If a loved one has passed away without a will, the laws of intestacy will govern how their estate is handled. The closest kin can apply to the Register of Wills to be designated as the administrator of the estate. Other kin of the same degree may need to renounce their right to serve. The administrator will be granted a certificate of letters of administration as proof of their authority to handle the estate. The administrator then has the responsibility for identifying all the assets and debts as well as beneficiaries and their contact information and maintaining the estate until final distribution. There are certain forms to be filed with the court as well as tax returns and advertisement of the estate.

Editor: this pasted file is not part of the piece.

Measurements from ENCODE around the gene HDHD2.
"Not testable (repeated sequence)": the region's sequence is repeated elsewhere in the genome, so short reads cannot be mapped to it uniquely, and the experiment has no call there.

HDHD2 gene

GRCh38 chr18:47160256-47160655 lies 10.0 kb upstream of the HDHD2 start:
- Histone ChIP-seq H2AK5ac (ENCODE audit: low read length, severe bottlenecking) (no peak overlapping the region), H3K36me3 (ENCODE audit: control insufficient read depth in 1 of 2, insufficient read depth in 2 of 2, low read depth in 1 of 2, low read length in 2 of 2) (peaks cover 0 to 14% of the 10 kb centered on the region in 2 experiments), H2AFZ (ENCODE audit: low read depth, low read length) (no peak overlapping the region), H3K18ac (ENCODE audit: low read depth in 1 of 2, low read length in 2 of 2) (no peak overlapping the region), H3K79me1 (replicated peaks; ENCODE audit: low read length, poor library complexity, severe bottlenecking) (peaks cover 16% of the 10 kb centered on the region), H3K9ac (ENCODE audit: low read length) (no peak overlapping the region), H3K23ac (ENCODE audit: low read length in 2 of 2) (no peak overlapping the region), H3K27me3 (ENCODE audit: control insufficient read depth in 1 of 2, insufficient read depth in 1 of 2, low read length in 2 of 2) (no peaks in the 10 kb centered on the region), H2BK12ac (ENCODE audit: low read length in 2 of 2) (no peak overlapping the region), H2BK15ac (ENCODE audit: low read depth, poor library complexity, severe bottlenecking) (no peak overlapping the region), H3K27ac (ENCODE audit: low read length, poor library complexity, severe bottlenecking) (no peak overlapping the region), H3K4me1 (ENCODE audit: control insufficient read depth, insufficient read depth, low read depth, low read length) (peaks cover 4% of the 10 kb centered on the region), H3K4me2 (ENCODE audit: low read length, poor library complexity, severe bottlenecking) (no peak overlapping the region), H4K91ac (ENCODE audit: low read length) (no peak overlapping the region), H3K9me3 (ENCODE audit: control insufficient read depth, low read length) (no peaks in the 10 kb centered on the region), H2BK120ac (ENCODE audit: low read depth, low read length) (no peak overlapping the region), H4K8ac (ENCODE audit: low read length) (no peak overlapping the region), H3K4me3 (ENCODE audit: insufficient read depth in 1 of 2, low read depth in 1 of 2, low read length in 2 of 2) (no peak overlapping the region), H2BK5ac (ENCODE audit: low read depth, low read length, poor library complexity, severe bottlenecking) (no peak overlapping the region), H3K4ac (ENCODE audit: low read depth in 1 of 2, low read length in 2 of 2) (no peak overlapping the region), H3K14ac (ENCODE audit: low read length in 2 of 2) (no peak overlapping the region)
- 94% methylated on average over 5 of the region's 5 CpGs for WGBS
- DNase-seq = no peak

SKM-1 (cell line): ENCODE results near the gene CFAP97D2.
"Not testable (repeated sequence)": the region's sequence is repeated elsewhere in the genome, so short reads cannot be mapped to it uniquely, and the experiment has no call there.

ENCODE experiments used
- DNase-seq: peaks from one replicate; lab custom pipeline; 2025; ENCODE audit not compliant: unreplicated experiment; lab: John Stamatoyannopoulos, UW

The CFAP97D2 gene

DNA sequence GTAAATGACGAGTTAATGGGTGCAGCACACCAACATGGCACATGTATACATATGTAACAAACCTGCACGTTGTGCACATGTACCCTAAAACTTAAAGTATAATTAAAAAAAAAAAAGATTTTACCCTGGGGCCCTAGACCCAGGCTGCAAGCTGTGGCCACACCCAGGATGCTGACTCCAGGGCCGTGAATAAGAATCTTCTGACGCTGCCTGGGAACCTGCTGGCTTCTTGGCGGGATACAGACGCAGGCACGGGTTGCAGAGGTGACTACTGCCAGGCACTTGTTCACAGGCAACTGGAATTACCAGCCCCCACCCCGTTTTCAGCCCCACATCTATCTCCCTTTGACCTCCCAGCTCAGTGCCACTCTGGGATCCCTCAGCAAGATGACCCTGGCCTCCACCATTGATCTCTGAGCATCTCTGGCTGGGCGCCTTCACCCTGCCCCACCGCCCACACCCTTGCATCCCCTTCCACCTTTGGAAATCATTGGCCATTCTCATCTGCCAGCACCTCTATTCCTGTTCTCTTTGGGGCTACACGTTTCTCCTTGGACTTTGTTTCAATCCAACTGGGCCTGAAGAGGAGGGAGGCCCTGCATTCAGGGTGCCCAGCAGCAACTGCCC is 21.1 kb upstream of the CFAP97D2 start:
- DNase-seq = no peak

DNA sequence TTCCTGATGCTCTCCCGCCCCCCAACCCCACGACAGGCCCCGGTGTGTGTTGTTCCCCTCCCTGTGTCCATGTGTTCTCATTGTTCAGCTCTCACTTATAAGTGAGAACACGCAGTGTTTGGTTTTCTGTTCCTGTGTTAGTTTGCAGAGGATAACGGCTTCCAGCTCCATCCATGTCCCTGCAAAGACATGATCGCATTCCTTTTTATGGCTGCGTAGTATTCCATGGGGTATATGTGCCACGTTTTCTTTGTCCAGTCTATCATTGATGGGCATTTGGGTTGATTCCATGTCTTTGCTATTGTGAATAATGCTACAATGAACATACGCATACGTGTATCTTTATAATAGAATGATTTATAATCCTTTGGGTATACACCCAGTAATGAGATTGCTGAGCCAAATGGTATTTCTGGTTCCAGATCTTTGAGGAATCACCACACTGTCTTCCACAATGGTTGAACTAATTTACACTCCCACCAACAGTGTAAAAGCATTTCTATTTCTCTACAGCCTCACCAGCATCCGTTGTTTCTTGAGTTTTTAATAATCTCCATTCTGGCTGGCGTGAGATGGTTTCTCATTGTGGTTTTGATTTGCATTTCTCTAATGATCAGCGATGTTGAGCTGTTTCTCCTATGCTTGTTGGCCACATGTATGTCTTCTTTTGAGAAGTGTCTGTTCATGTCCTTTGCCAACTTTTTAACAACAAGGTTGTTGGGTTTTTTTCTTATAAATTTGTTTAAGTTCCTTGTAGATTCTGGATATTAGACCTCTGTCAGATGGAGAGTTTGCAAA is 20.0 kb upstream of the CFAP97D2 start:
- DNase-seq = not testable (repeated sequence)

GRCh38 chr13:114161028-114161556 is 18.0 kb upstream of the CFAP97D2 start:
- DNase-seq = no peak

With respect to final distribution, if the decedent was married and does not have any children or surviving parents, the entire estate goes to their surviving spouse. If there were parents, the first $30,000 goes to the surviving spouse as well as half of the remainder of the estate. If there are children of the marriage, the first $30,000 goes to the surviving spouse as well as half of the remainder of the estate also. If there are children of the decedent only, the surviving spouse gets half of the estate. The remaining half of the estate, or in the event the decedent is not married, the entire estate, shall pass in the following order: (1) to the decedent’s children; (2) to the decedent’s parents; (3) to the decedent’s siblings or their children; (4) to the decedent’s grandparents; (5) to the decedent’s aunts and uncles and their children and grandchildren. If there are multiple persons in a category, they will each receive equal shares such that a decedent with three children would have the estate separated into thirds.